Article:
Can plant-fungal symbioses underpin plant diversity?

Lead Research Organisation: Imperial College London
Department Name: Life Sciences


Our understanding of how species originate (speciation) has changed considerably since Darwin's seminal work. One aspect, however, that has been ignored is the role that microbes can play in driving speciation. Here, we propose a new mechanism for the origin of species, whereby coevolutionary divergence in plant-mycorrhizal associations increases local adaptation and leads to the completion of speciation, using one of the most compelling examples of speciation in the face of gene flow as our model system: The Howea palms of Lord Howe Island. While it is well known that species can diverge due to geographic barriers such as mountain ridges or oceans, populations can also split in the face of gene flow without geographic isolation, for example through specialisation to habitats or resources. In this context, symbiotic associations that plants have with microbes may be particularly powerful in simultaneously facilitating local adaptation and reproductive isolation leading to speciation.

We will focus on two sister species of palms (Howea), endemic to Lord Howe Island, a remote island in the Tasman sea, and their interactions with arbuscular mycorrhizal fungi. Howea palms represent the dominant vegetation on the island. The speciation scenario for Howea involves adaptation to different soils, volcanic rocks and calcareous deposits, and associated fitness trade-offs. We hypothesise that soil and soil microbes have affected local adaptation of the ancestral palm population, which in turn led to differences in flowering time, and ultimately promoted speciation. Differing levels of mycorrhizal colonisation and gene expression co-regulated in Howea and mycorrhizal associations may have led to the emergence of distinct forms of Howea populations occupying different soils. We will test these key hypotheses using metagenomics and RNA-seq combined with long-term field experiments on Lord Howe Island.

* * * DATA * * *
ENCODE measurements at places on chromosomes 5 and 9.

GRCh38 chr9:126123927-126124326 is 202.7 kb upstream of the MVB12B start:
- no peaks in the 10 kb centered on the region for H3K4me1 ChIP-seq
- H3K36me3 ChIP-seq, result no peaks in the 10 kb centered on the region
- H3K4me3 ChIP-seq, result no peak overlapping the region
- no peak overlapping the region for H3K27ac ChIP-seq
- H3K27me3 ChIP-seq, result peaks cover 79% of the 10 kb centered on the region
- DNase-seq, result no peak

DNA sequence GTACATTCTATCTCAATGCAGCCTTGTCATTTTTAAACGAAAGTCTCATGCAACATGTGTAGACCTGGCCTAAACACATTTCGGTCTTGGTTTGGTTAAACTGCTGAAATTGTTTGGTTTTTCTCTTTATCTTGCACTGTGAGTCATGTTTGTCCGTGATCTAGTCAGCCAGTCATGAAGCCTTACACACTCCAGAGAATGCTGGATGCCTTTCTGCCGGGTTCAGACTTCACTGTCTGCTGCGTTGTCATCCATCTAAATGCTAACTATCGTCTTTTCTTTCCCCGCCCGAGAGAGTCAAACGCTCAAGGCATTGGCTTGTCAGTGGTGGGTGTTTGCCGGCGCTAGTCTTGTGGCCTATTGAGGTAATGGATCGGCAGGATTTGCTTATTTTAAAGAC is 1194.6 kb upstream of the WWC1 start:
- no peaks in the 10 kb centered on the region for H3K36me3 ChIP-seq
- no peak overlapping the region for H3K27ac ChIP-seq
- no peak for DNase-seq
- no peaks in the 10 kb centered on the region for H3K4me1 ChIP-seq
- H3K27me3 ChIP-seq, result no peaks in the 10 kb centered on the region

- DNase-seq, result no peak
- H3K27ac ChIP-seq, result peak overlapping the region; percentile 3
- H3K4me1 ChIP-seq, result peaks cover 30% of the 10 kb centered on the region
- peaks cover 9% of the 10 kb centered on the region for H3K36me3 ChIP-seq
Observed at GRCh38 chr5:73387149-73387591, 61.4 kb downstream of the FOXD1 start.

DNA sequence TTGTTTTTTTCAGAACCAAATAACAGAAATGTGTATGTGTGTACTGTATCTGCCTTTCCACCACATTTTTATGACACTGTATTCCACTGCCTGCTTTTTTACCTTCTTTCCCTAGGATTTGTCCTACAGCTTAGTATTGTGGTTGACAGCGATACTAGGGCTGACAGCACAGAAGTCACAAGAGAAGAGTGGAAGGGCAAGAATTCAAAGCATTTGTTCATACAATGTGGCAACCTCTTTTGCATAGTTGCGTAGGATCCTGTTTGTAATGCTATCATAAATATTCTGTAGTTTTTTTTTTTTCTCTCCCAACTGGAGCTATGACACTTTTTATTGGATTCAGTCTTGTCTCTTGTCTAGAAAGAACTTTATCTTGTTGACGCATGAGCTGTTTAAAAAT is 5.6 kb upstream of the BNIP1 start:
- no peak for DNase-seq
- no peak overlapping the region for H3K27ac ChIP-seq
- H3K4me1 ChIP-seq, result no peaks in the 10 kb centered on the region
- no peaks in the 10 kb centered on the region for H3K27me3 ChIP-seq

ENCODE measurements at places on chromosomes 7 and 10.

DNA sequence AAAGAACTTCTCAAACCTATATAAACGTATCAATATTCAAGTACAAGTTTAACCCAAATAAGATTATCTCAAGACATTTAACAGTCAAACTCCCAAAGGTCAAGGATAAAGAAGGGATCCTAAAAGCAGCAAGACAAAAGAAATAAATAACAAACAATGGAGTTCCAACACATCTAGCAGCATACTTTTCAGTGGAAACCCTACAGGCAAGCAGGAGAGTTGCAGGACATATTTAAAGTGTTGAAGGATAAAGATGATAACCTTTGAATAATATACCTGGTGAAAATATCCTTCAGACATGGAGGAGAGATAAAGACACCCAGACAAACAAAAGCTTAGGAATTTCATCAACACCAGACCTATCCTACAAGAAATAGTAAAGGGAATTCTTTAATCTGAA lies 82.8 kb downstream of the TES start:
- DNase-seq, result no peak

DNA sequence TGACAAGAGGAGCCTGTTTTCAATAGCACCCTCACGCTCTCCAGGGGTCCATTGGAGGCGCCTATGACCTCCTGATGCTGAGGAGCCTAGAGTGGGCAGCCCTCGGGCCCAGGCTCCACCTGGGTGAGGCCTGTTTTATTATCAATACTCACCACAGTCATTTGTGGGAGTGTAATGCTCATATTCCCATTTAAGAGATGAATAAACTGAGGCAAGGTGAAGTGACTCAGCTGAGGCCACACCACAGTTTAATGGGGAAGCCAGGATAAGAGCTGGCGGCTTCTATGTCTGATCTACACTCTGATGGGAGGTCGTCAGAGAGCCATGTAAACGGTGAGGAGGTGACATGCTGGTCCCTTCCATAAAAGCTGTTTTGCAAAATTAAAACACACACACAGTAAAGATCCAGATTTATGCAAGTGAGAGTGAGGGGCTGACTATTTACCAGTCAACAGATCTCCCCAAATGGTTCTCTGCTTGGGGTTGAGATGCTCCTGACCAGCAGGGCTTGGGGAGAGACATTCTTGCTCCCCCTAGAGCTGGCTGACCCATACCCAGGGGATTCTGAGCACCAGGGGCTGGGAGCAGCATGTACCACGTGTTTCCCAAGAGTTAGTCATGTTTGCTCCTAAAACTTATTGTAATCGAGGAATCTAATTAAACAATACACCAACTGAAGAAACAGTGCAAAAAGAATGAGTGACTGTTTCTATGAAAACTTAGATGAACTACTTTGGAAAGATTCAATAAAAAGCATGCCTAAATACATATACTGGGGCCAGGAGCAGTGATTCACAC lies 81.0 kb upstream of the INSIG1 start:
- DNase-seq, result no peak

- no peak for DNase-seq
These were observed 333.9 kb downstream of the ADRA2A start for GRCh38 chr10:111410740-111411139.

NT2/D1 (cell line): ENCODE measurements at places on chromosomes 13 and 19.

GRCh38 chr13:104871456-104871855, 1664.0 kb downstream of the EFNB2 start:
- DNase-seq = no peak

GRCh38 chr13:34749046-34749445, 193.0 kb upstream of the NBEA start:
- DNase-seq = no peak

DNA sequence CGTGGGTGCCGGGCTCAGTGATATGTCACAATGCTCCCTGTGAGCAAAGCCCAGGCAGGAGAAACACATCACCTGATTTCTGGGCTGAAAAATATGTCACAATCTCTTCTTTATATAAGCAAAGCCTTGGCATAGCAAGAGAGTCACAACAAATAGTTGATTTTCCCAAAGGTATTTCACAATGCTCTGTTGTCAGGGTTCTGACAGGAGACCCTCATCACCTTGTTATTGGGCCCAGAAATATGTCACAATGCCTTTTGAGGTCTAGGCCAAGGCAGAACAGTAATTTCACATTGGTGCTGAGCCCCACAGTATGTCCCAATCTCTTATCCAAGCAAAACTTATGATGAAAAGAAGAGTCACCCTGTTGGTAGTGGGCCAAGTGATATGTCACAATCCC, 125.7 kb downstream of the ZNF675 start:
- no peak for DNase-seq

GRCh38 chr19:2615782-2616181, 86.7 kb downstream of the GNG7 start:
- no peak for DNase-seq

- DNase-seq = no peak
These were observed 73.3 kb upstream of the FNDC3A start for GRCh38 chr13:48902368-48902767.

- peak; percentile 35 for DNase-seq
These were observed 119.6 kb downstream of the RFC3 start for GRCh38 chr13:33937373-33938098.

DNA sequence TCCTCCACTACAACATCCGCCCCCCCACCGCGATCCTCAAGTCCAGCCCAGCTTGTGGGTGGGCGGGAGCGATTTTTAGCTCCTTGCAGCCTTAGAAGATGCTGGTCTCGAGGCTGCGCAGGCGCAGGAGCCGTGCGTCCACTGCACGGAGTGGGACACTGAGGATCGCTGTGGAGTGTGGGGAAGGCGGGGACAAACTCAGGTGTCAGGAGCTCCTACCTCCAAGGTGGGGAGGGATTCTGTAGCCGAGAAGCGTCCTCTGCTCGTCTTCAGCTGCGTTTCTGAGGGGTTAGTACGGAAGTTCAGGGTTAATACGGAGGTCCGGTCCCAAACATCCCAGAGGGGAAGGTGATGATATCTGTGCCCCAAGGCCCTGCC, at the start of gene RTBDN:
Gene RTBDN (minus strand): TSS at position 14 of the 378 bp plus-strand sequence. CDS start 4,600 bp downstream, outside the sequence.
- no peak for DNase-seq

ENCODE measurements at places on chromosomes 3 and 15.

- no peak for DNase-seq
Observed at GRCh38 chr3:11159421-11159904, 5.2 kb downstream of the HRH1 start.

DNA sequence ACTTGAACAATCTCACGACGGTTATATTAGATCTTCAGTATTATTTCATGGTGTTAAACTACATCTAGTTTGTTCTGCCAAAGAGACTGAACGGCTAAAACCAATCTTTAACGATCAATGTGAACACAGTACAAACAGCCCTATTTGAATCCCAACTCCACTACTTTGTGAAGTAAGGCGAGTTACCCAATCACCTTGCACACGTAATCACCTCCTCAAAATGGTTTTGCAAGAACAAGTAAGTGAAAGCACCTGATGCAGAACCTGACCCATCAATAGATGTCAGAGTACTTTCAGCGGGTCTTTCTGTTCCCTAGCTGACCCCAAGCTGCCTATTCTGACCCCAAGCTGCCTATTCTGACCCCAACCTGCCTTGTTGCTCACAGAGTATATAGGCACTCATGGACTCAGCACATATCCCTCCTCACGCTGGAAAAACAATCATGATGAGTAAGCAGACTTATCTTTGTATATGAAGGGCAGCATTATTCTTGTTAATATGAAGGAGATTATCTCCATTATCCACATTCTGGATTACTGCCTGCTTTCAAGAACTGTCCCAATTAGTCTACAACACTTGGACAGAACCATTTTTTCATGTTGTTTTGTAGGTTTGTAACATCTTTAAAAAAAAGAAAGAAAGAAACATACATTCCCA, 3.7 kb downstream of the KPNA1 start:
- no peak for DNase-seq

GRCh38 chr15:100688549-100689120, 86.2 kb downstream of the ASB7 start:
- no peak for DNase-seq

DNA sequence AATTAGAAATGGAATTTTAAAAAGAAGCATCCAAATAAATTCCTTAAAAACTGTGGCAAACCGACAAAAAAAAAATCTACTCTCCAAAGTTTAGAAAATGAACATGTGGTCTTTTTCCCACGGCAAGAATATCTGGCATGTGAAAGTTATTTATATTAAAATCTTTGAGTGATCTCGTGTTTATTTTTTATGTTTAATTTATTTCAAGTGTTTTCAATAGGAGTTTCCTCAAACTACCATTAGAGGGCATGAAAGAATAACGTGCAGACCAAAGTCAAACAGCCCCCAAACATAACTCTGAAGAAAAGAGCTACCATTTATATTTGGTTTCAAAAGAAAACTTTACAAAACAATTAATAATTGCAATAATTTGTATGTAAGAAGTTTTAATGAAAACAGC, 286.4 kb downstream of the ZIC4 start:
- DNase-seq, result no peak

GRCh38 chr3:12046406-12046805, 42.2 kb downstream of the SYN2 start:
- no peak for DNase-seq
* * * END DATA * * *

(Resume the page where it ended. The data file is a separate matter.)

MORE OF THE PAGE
The proposed work has the potential to bring drastic rethinking about the mechanisms of speciation and how coevolution contributes to species divergence. The proposed work will unravel some of the most neglected hypotheses in evolution, such as how microbes can drive plant speciation, and hence the link between microbiome and plant diversity. Given the widespread nature of plant-mycorrhizal symbioses, their importance in crop production, and the prominence of soil and plant diversity in ecosystem functioning, our research will also have far-reaching impact in applied ecology and agriculture, beyond evolutionary biology.


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